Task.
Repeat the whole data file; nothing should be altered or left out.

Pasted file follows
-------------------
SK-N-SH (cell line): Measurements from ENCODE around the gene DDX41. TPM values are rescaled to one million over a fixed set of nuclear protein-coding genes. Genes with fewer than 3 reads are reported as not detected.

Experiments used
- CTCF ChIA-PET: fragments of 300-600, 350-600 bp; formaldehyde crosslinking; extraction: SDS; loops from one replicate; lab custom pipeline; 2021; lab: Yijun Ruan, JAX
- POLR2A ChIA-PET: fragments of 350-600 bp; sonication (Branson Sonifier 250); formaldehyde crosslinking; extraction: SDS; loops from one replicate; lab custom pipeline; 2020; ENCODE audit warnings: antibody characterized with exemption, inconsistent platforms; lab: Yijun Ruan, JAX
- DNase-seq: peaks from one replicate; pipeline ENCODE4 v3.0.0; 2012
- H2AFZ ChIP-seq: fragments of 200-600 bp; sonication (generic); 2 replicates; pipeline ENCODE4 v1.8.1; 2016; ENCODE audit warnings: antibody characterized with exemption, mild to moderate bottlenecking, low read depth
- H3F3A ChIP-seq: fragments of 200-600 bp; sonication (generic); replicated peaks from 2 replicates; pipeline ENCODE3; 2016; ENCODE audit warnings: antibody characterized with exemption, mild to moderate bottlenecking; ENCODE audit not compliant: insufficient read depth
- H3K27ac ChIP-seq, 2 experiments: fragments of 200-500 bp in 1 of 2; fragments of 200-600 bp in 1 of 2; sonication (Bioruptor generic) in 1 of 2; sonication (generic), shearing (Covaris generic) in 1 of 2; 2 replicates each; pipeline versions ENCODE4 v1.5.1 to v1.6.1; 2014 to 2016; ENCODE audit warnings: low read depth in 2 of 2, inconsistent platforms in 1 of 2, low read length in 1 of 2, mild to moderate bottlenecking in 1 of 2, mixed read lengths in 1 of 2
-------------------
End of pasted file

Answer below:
SK-N-SH (cell line): Measurements from ENCODE around the gene DDX41. TPM values are rescaled to one million over a fixed set of nuclear protein-coding genes. Genes with fewer than 3 reads are reported as not detected.

Experiments used
- CTCF ChIA-PET: fragments of 300-600, 350-600 bp; formaldehyde crosslinking; extraction: SDS; loops from one replicate; lab custom pipeline; 2021; lab: Yijun Ruan, JAX
- POLR2A ChIA-PET: fragments of 350-600 bp; sonication (Branson Sonifier 250); formaldehyde crosslinking; extraction: SDS; loops from one replicate; lab custom pipeline; 2020; ENCODE audit warnings: antibody characterized with exemption, inconsistent platforms; lab: Yijun Ruan, JAX
- DNase-seq: peaks from one replicate; pipeline ENCODE4 v3.0.0; 2012
- H2AFZ ChIP-seq: fragments of 200-600 bp; sonication (generic); 2 replicates; pipeline ENCODE4 v1.8.1; 2016; ENCODE audit warnings: antibody characterized with exemption, mild to moderate bottlenecking, low read depth
- H3F3A ChIP-seq: fragments of 200-600 bp; sonication (generic); replicated peaks from 2 replicates; pipeline ENCODE3; 2016; ENCODE audit warnings: antibody characterized with exemption, mild to moderate bottlenecking; ENCODE audit not compliant: insufficient read depth
- H3K27ac ChIP-seq, 2 experiments: fragments of 200-500 bp in 1 of 2; fragments of 200-600 bp in 1 of 2; sonication (Bioruptor generic) in 1 of 2; sonication (generic), shearing (Covaris generic) in 1 of 2; 2 replicates each; pipeline versions ENCODE4 v1.5.1 to v1.6.1; 2014 to 2016; ENCODE audit warnings: low read depth in 2 of 2, inconsistent platforms in 1 of 2, low read length in 1 of 2, mild to moderate bottlenecking in 1 of 2, mixed read lengths in 1 of 2